"My humanity is bound up in yours, for we can only be human together." “When I hear people say politics and religion don't mix, I wonder what Bible they are reading.” (Archbishop Desmond Tutu)
"Whatever is true, whatever is noble, whatever is right, whatever is pure, whatever is lovely, whatever is admirable--if anything is excellent or praiseworthy--think about such things." Philippians 4.19
"Work out your salvation with fear and trembling." Philippians 2.12
Sunday, February 6, 2011
The State of Play
Without wanting to be (too) self-indulgent here, I thought I'd let you know how things currently are with me.
Please feel free not to read.
I went back to my old church last Sunday following the principle of getting back on the bike you've just fallen off sooner rather than later. It was good to be back in that worshipping community and a number of folk greeted me with hugs and a number of whispered conversations of support and incredulity. "Please don't leave us. It would be our loss".
I returned this week for my final service as Lay Minister where I led the service and preached in the absence of any clergy. It felt right to be there but ironic that I was fulfilling this function in a relaxed, natural and more than competent way - or so it felt to me - for the last time. I am not sure how many members of the congregation realised that, but the feedback was very positive and encouraging. It will, indeed, be their loss. I don't write this to big myself up (and I recognise how self-centred that last sentence might sound) but because I was at ease in the role: this is what I do. It's what I've been trained for and it's what I'm good at and I felt confirmed in that ministry again today.
I'd not been to church much since before Christmas but I had been to All Hallows a couple of times with Rachel and Anna. On both occasions I was asked to administer the chalice which I saw a real desire to recognise my calling by that community and their determination to stand in solidarity with me. In this Anglican Church the congregation have been more vocal and more proactively supportive of me. It almost feels as if this group wish to see a resolution and a good outcome more than the folk at the old place. I don't think it is that, though: at All Hallows there is a greater sense of possibilities and new beginnings - not just within that congregation but within Anglicanism itself.
I have been lucky of late. I have eaten curry, eaten chicken salad, and drunk beer with good clergy friends - so much so that I might just burst. The level of support and quality advice has been wonderful and I have been privileged to have been in such good and wise company. In addition I have been reading the wonderful range of advice, comment and discussion which has appeared on my friend's blog relating to my recent experience - something in the region of 122 comments all told: all valued, all helpful and many incredibly perceptive. If you made any contribution to those comment threads, on whichever blog, I thank you too for your kindness, your concern and your support. I have passed those on to my former church authorities. I know this will probably be interpreted as mischief making but I felt there was material in there that needed to be heard and reflected upon.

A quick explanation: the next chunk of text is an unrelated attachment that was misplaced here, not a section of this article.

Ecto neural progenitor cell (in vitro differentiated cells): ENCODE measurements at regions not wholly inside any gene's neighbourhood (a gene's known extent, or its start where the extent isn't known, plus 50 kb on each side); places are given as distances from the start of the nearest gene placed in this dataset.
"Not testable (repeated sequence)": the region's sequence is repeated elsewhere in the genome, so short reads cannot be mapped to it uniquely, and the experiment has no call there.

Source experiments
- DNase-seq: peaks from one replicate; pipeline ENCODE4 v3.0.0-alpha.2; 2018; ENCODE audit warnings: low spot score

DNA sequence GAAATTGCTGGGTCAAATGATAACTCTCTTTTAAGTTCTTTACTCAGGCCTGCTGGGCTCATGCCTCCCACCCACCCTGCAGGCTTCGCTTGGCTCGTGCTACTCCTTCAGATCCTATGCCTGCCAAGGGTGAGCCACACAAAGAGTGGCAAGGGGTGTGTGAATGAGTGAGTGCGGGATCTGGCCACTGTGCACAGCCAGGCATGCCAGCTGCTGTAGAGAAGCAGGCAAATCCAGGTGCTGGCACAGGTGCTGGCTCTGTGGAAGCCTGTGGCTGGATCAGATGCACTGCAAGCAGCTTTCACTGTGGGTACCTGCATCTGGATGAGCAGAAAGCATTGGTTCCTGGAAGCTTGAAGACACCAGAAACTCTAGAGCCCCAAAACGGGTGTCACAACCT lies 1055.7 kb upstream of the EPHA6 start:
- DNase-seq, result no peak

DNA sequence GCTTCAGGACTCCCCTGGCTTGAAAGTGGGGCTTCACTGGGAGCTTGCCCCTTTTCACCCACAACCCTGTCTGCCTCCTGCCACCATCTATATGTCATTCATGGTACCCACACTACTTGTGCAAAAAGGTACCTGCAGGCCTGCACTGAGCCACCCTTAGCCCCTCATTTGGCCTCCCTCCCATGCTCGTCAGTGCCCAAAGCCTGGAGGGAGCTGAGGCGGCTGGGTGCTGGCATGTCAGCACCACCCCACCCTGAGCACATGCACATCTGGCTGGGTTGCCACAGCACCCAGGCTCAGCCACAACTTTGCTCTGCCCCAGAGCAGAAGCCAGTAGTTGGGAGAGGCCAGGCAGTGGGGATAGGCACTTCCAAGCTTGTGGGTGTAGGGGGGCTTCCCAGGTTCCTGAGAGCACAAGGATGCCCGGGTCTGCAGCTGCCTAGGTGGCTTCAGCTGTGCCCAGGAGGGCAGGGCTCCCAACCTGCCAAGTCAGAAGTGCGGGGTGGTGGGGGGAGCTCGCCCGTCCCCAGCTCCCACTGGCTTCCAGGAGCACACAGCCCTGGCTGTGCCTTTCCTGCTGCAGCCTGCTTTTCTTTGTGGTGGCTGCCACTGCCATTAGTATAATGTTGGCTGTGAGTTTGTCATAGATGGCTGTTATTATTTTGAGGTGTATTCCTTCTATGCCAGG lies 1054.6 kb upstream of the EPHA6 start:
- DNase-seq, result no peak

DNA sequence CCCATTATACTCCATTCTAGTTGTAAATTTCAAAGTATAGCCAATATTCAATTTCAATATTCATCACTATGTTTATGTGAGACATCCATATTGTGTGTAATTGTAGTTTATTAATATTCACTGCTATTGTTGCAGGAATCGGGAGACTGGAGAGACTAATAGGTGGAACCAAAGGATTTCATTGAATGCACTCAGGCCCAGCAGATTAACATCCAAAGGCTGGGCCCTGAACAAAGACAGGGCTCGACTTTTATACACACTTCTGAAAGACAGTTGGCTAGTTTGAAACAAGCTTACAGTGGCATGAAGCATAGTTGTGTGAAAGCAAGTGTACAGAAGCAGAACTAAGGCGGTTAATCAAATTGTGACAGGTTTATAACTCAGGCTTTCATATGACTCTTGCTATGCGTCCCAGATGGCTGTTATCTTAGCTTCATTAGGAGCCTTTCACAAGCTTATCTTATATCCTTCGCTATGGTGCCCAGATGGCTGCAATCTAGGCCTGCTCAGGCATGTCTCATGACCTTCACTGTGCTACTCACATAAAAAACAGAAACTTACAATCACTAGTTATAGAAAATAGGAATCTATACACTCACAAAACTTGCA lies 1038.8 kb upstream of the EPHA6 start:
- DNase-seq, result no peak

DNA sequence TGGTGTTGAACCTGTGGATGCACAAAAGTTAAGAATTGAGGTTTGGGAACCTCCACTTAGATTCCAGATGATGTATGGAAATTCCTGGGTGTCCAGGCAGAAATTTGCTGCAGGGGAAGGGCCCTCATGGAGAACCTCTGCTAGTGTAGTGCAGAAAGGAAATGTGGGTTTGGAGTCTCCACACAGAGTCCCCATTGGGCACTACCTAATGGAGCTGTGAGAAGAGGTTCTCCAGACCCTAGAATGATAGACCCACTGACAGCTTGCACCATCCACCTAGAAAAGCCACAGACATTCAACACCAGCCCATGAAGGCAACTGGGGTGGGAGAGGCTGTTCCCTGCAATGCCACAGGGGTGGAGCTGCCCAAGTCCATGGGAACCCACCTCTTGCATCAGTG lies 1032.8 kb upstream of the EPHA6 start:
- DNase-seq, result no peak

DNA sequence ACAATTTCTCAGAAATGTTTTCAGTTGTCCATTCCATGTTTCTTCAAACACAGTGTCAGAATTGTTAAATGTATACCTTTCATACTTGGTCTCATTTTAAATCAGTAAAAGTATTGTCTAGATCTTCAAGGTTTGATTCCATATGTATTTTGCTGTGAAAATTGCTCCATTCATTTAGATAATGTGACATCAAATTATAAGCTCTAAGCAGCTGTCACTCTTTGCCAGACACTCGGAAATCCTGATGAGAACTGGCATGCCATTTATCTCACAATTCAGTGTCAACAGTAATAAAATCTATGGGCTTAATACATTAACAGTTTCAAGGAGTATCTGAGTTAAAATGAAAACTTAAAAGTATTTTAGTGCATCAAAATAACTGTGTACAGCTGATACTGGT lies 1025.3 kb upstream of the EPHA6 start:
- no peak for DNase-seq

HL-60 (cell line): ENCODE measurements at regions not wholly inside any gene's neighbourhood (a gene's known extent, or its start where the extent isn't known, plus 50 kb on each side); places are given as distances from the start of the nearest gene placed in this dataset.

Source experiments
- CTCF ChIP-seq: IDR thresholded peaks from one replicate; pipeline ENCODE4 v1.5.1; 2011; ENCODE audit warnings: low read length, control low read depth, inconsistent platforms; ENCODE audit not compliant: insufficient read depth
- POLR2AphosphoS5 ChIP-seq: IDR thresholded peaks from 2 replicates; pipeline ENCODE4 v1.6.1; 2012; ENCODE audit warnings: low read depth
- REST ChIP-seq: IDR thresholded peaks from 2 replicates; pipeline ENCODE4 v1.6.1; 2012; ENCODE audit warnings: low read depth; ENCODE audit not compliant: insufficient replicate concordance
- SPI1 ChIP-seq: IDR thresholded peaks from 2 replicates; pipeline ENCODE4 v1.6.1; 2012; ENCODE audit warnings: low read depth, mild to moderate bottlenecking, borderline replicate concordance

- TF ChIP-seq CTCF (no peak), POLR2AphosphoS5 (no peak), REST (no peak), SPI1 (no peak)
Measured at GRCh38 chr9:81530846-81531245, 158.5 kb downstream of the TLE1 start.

I have also taken the step of exercising my right under Section 7 of the Data Protection Act in requesting copies of all material held about me by the authorities of my old denomination. It may be a pyrrhic victory to discover that the balance in my references, reports and testimonials is positive and in my favour but as that is the only sort of victory available to me at present I'll be happy to take it.
I have reached the stage where if it were to transpire that my journey into ministry should remain stalled at this point, I could live with it. The journey has most certainly not been wasted.
I do find it difficult, though, to believe that my journey into ministry is to come to this abrupt end. I can not conceive of why God would have brought me this far only for His will to be (admittedly, as I see it) thwarted by men and women. This hiatus does seem to be an unnaturally abrupt interruption of the natural rhythms of ministerial formation thus far.
Going back to my leaving of All Hallows to seek my spiritual fortune, so to speak, around 2001/2002; to my growing sense of a call to ordained ministry; through James Barnett's motivating sermon in 2005 that spurred me into action; via my return to the Lutherans; a validation of my sense of calling; talking in hushed tones to Gerard Aylward in the back of a coach on the way back from the BBC studios so that I could actually hear myself say it all out loud; through two years on the Yorkshire Ministry Course and a fabulous parish placement in Tallinn; imbedding in the lovely community at my old church; through graduation; a period of Lay Curacy and "time of reflection"; through continuing IME and additional Lutheran theological training and finally to a successful navigation of my Final Examination with the Lutherans. God has brought me to this point only to say "No"? I don't think so.
I don't know what the future holds but I am quite buoyed and have a sense of anticipation at what God might do next.
I appreciate having been upheld in prayer but when you think of me be reassured that am in good mental and spiritual health. I think the Lord has work for me to do yet. Keep praying, please, that between us we figure it out!
With Much Love